The main tool for building BPMN processes for Camunda Platform is their free and open source Camunda Modeler.
Its main feature is modeling and configuration of executable BPMN 2.0 process diagrams.
In addition, it supports building DMN decision tables, which could be used in BPMN processes to model decisions directly in the process.
Finally, the modeler supports so called Camunda Forms, which is the official form definition supported by Camunda Platform. Camunda Forms are also supported in the add-on, because similarly to other modeler feautures, the libraries for editing or rendering those forms are open source by Camunda.
Unfortunately, Camunda Forms are still young and may have surprising limitations or missing features. Still, being able to edit all BPMN, DMN and forms with a single modeling tool, is so big thing, that I am taking the ristk and counting on Camunda Forms to get better soon enough.
Then, eventually, there is need for code. Camunda Platform supports so called “external task pattern”, where execution of a BPMN service task could be delegated to code running outside the platform. In practice, with Camunda Platform 7, a custom microservice could long-poll C7 REST APIs for new external service tasks for a specific topics, execute the custom code with variables from the process, and complete those tasks by calling REST API again.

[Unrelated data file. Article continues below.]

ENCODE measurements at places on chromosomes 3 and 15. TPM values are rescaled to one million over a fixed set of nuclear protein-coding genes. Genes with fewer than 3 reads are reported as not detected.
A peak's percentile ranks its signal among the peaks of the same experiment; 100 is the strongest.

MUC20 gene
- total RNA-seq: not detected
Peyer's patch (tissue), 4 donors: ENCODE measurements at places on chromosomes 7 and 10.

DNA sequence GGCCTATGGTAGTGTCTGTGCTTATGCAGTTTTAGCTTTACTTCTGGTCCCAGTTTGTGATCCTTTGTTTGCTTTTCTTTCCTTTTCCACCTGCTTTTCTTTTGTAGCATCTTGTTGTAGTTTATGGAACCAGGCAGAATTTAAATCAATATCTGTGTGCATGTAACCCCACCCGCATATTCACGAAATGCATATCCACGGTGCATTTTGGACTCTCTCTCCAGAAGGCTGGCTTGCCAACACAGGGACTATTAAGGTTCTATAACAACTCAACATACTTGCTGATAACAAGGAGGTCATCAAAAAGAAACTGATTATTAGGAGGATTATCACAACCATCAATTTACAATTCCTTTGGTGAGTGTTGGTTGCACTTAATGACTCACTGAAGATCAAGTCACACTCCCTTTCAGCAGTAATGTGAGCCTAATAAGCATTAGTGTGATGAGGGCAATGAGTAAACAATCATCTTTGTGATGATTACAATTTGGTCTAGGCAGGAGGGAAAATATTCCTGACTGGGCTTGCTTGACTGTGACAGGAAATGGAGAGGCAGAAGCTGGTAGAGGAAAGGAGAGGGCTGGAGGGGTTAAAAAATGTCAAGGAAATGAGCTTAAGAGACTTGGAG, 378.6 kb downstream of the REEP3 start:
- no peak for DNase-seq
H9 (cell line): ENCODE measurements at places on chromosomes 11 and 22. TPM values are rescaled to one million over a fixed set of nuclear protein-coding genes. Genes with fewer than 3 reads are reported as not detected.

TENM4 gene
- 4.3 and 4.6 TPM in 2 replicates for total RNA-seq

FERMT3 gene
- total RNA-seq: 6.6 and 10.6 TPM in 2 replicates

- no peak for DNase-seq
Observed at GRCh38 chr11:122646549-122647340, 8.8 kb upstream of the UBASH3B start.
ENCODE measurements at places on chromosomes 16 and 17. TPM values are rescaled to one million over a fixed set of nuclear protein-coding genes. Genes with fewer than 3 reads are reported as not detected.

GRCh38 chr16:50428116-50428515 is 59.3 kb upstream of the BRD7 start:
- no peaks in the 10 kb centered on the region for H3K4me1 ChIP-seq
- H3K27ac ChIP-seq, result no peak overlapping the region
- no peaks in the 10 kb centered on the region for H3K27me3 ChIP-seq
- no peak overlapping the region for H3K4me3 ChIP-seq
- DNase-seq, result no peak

A year ago, I wrote one special such service. carrot-rcc further delegates external service task executions to Robocorp RCC toolchain. Because of RCC, Robocorp Robot packaging, and power of Conda repositories, carrot-rcc is able to take a bunch of different “robot packages”, poll and complete a lot of different external service tasks with a single worker service.
And, before the end of this year, I am expecting Robocorp Automation Studio to get the missing features for producing “carrot-rcc compatible robot packages”. This would close the loop and provide “low code” programming tool also for implementing BPMN service tasks.
I almost cannot wait for the next year, being back at work, and hopefully being able to implement a yet another business process use-case with Plone :)